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“Authentic” — that’s how Fox brass are referring to the diva standoff that’s transpired on the season 12 premiere of American Idol.
“Clearly the dynamic is authentic,” Fox president of alternative programming Mike Darnell tells The Hollywood Reporter. “That’s the best way I can say it, and it gets even more, er, authentic next week in Charlotte.”
Indeed, the addition of music stars Mariah Carey and Nicki Minaj had the web buzzing on premiere night, as loyalists delighted in the much-missed action this new panel — which also includes rookie Keith Urban and veteran Randy Jackson — seems ready to provide. The ratings, however, told a different story. Down 19 percent from the previous season, the showing was in line with recent trends, but that doesn’t make it sting any less.
Still, says Darnell, who only slept for an hour on Wednesday night, “we’re relieved. Look, the deficit of these shows right now is that there’s too many of them and they’re hurting each other.” And let’s face it, 17.9 million viewers is nothing to sneeze at.
One thing Idol has in its pocket, however, is word-of-mouth — the kind of water-cooler chatter that advertising and talk-show appearances can’t necessarily buy. “I think I’ve got a very entertaining panel, and a lot of people don’t know what to think until they come in,” says Darnell. “We beat everybody last night, and we’re way ahead of The Voice. It’s by far the biggest reality show, [and] I feel like there’s a real shot at closing that deficit over the next few weeks.”
Perhaps the greatest point of pride for Darnell, the Fox executive who first gave Idol the green light: that the judges are “not mean,” he says. “It’s still funny and still plays. There’s just a sense of sort of honesty and a lack of holding back, and that’s what people want to see. They want passionate judges with a raw way of speaking. Unfortunately, I think a lot of the judges on all these shows are worried about their image too much instead of what they should be worrying about: if people like them as a good judge. I always say that about Gordon [Ramsay] and Simon [Cowell] — these are tough guys, but people love them, and I think people love them because they’re real.”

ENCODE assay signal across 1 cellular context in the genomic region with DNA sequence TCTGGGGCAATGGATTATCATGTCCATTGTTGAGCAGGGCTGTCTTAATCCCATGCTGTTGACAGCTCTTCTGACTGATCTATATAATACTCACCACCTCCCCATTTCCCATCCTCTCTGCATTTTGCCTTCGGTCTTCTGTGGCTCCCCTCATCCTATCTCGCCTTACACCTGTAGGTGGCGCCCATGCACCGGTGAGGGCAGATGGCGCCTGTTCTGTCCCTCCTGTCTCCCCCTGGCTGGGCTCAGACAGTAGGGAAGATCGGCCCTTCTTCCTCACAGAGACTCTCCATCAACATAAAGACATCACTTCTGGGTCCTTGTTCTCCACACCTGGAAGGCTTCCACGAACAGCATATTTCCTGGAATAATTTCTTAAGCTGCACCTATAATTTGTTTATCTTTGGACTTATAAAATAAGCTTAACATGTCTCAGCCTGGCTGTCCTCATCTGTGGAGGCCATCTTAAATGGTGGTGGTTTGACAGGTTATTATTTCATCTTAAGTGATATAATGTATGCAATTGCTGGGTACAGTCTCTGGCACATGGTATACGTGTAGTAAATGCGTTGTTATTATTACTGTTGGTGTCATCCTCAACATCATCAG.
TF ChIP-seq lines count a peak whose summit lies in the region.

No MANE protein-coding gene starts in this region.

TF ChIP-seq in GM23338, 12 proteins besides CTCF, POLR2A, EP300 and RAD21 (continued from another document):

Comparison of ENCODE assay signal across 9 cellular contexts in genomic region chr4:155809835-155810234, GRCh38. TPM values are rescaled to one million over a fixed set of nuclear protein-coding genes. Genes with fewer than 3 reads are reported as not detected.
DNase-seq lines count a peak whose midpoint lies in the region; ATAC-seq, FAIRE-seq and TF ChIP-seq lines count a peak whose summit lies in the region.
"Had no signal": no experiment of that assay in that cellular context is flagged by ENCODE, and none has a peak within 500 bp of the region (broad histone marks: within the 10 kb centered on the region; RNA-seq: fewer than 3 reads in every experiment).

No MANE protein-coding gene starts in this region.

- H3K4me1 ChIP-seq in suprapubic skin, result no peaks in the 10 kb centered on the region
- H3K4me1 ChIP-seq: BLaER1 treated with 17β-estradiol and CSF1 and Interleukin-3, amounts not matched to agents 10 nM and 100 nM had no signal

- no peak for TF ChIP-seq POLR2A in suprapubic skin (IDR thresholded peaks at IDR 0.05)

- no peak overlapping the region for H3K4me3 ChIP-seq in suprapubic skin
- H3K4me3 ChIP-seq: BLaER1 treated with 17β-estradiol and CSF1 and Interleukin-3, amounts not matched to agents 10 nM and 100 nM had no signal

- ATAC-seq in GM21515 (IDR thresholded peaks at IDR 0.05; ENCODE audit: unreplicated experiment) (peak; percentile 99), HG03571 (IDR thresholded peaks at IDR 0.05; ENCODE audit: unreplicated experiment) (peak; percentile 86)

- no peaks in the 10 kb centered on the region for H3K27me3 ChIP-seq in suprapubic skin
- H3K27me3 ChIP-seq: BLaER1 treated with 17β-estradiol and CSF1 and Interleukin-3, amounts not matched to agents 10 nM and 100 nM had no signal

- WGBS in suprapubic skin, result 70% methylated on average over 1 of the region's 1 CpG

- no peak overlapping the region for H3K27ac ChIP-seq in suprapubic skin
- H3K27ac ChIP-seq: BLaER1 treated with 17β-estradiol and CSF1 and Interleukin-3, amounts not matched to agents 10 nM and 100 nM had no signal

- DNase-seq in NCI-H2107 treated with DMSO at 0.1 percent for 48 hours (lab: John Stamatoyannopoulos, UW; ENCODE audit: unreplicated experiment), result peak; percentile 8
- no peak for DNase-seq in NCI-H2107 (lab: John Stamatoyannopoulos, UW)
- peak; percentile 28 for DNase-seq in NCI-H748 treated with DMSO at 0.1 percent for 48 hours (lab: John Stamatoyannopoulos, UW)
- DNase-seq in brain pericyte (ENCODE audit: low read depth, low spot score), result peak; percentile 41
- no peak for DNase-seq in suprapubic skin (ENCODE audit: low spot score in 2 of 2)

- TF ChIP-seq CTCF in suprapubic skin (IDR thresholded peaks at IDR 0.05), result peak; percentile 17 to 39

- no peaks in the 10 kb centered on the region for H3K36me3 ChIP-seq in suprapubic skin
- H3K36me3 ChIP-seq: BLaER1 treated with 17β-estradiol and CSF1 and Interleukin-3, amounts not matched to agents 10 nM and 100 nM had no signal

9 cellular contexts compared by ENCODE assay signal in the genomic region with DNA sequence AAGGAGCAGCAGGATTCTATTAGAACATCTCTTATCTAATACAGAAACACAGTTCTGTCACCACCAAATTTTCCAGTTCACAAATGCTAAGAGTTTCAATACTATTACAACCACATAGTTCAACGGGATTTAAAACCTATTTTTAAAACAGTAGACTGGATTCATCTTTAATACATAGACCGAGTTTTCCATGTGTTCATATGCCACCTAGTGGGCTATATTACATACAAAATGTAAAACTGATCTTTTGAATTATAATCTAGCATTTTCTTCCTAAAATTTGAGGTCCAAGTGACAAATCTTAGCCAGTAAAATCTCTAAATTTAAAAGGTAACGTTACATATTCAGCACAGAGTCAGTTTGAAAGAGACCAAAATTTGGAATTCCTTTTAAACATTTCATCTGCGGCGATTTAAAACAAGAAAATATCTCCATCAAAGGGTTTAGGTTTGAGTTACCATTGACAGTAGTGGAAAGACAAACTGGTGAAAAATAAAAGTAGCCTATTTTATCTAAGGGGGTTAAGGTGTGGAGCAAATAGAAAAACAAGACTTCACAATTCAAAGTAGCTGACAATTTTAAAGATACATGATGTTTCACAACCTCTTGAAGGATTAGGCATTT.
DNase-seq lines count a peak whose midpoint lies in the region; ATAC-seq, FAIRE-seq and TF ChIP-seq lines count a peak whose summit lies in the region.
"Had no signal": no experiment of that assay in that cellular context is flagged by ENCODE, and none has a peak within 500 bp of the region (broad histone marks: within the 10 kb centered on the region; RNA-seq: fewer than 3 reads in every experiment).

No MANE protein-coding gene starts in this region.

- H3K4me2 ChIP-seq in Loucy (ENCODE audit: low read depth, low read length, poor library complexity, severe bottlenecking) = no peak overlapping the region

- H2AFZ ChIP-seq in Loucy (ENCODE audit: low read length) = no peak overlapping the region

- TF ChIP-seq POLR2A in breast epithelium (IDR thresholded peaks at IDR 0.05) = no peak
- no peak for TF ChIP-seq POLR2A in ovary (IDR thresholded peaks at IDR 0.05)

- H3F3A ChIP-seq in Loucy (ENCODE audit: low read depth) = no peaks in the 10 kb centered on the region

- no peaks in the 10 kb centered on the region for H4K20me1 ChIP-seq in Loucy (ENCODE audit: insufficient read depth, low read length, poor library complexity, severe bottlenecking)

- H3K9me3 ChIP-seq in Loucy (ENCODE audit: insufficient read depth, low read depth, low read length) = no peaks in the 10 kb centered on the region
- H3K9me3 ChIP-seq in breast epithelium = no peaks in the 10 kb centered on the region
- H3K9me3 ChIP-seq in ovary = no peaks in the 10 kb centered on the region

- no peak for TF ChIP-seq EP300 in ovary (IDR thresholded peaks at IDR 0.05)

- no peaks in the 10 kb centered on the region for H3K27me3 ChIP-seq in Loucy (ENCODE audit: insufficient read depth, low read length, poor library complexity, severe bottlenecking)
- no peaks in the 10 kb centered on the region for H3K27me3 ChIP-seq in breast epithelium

In fact, adds Darnell, the buzz of season 12’s opening night harkened back to memories of Idol’s best yesteryear. “There certainly were days when there was talk about the dynamic between Paula [Abdul] and Simon,” he said, making the comparison to the current season. “They really had their moments, I think people forget that. You might remember the season when they kissed — we did that because their dynamic was so divisive of that that it made for a very funny bit. So [season 12] reminds me of when the panel was at its peak and Simon was there and there were disagreements all the time. I think we’ve sort of brought back that magic.”
As for where the show goes from here, Darnell promises “huge characters with huge stories. … It’s going to feel very new to people once you get to Hollywood Week. The split between boys and girls makes it a little more intense and much easier, if you will, to focus on the big stars.”
Of course, we had to ask: Is the network worried about the judges once the show gets into live episodes — say, one of the panelists deciding to storm off set? Says Darnell: “Too much passion does not worry me. That’s never going to be one of my problems.”
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